The Indo-Pacific economy: inextricable Chinese ties and Indian challenges

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India should increase economic investment and regional integration initiatives in the Indo-Pacific if it is to compete with Chinese influence in the region

This is the 127e series article – The Chronicles of China.

Read the articles here.


The Indo-Pacific region offers enormous economic opportunities, both in product and factor markets, as the region comprises approximately up to 38 countries, home to 65% or 4.3 billion of the world’s population and represents 63 % of world GDP. In fact, over 50 percent of global maritime trade takes place in this region. One of the major developments in the Indo-Pacific has been an increased vigor of intra-regional partnerships within the countries of the Indo-Pacific, but also with extra-regional actors to compensate for the intensification of the presence of China.

There is no doubt that Beijing has strengthened its economic ties with Indo-Pacific nations over the years. Countries like Australia, South Korea and Japan have a trade surplus over China, while India and Singapore have a trade deficit. In addition to enjoying a trade surplus, Australia, South Korea and Japan have China as their main trading partners, and exports to China contribute significantly to their own economies. Therefore, despite the political hiccups, it is extremely important that these countries maintain economic harmony with Beijing, so that there is no consequent decline in Chinese demand for their commodities.

One of the major developments in the Indo-Pacific has been increased vigor in intra-regional partnerships within Indo-Pacific countries, but also with extra-regional actors to compensate for the increased presence. from China.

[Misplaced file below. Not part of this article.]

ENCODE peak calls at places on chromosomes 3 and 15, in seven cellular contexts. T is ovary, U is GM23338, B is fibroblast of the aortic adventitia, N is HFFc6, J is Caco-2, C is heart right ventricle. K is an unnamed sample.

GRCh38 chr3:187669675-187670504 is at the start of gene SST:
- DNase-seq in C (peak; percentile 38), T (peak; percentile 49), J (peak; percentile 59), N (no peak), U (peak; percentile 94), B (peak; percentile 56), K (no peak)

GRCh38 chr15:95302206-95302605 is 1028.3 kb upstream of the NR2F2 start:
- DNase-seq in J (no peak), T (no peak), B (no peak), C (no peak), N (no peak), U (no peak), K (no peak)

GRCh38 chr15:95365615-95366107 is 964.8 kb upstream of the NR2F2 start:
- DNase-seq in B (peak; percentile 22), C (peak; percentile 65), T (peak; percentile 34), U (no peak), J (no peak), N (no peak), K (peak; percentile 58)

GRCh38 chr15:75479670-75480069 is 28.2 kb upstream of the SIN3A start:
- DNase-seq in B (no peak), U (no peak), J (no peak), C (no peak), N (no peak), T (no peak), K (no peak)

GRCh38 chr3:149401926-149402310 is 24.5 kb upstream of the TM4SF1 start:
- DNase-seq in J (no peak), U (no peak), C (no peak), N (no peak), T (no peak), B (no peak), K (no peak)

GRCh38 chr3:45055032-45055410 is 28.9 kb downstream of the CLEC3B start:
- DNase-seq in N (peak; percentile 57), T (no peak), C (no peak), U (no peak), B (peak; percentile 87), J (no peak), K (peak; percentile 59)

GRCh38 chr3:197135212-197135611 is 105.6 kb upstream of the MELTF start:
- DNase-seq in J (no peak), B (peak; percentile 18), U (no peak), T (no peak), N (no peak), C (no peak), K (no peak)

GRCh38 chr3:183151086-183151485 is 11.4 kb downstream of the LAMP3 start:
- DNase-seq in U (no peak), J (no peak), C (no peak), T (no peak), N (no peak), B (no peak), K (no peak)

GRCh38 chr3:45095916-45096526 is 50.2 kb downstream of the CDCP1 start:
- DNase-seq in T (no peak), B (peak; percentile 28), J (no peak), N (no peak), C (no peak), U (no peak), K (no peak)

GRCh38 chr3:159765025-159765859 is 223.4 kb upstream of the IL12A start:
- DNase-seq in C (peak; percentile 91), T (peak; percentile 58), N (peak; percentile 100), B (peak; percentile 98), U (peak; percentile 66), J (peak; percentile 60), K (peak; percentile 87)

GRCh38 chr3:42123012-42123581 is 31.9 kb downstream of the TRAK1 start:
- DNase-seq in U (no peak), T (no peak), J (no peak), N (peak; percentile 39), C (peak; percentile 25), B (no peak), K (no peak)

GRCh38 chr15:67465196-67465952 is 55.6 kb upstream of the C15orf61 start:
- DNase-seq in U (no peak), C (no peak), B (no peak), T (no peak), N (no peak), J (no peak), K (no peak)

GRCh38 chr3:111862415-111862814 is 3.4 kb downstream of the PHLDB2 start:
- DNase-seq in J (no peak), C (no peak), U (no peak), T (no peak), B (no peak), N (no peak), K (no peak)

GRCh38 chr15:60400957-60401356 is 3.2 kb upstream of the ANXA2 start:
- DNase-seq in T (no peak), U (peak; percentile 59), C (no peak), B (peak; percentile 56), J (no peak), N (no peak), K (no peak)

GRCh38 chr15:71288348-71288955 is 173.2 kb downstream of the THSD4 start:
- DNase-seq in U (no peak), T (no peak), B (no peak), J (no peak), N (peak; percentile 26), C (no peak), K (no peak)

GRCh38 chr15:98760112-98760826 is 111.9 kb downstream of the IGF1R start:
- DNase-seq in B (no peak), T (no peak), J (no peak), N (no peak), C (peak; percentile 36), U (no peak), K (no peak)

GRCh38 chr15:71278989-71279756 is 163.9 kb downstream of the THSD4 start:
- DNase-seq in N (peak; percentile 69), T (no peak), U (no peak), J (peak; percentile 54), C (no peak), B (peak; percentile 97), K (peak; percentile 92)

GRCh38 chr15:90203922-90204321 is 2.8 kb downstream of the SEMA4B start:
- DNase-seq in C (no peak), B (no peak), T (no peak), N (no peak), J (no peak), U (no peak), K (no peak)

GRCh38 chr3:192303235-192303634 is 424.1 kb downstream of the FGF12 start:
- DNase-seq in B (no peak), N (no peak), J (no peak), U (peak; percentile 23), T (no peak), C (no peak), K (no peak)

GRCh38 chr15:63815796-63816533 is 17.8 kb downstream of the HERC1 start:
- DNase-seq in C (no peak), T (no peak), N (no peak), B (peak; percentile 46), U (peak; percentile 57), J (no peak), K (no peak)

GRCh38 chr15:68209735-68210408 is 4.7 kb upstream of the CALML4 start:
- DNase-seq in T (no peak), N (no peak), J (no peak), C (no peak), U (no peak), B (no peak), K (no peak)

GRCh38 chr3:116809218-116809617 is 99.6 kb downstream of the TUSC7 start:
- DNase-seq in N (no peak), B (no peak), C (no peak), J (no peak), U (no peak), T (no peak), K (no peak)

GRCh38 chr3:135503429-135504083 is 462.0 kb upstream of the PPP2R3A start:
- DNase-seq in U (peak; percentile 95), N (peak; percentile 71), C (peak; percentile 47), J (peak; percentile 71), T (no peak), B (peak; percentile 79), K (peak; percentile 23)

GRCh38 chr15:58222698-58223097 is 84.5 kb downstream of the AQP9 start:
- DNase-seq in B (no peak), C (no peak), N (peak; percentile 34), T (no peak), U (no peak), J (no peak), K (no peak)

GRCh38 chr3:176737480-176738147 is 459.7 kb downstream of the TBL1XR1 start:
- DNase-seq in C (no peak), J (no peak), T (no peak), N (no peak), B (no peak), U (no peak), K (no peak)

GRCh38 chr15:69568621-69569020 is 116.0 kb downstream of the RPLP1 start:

China has always had a high volume of trade with the main countries of the Indo-Pacific, and it is increasing; as the following figure shows, the trend has been positive over the past fifteen years. There have been very few cases of a decline in this trend – that of 2007-08 could be attributed to the global financial crisis, which gradually recovered in 2010.

Figure 1: Volume of China’s trade with the main Indo-Pacific countries (In billion USD)

Source: Own author, data from World Integrated Trade Solution (WITS), World Bank

China’s inextricable ties with most of the Indo-Pacific can be attributed to its key position in regional value chains. This is one of the most important factors preventing countries in this region from fully diversifying their trade and investment to other countries in the West, by hijacking China. For example, Australian agricultural products rely heavily on Global Value Chains (GVCs), where a large portion of imports originate from China. In fact, technologically advanced countries such as Japan and South Korea depend on China for the manufacture of high-tech components required as inputs in the production of smartphones by companies such as Apple, Xiaomi, Lenovo and Huawei – these components are mainly assembled in China and then supplied to other nations.

While China leads the world in terms of outward foreign direct investment (FDI), so does the Indo-Pacific. The inward and outward FDI flows between China and the countries of Southeast Asia are much larger than the flows between India and the countries of the region. Over the years, China has expanded its economic and political networks through the advancement of its ambitious Belt and Road Initiative (BRI). The BRI, which is often supposed to worsen the long-term debt situation of recipient countries, has been a major problem in developing and underdeveloped countries in Southeast Asia and sub-Saharan Africa.

China’s inextricable ties with most of the Indo-Pacific can be attributed to its key position in regional value chains.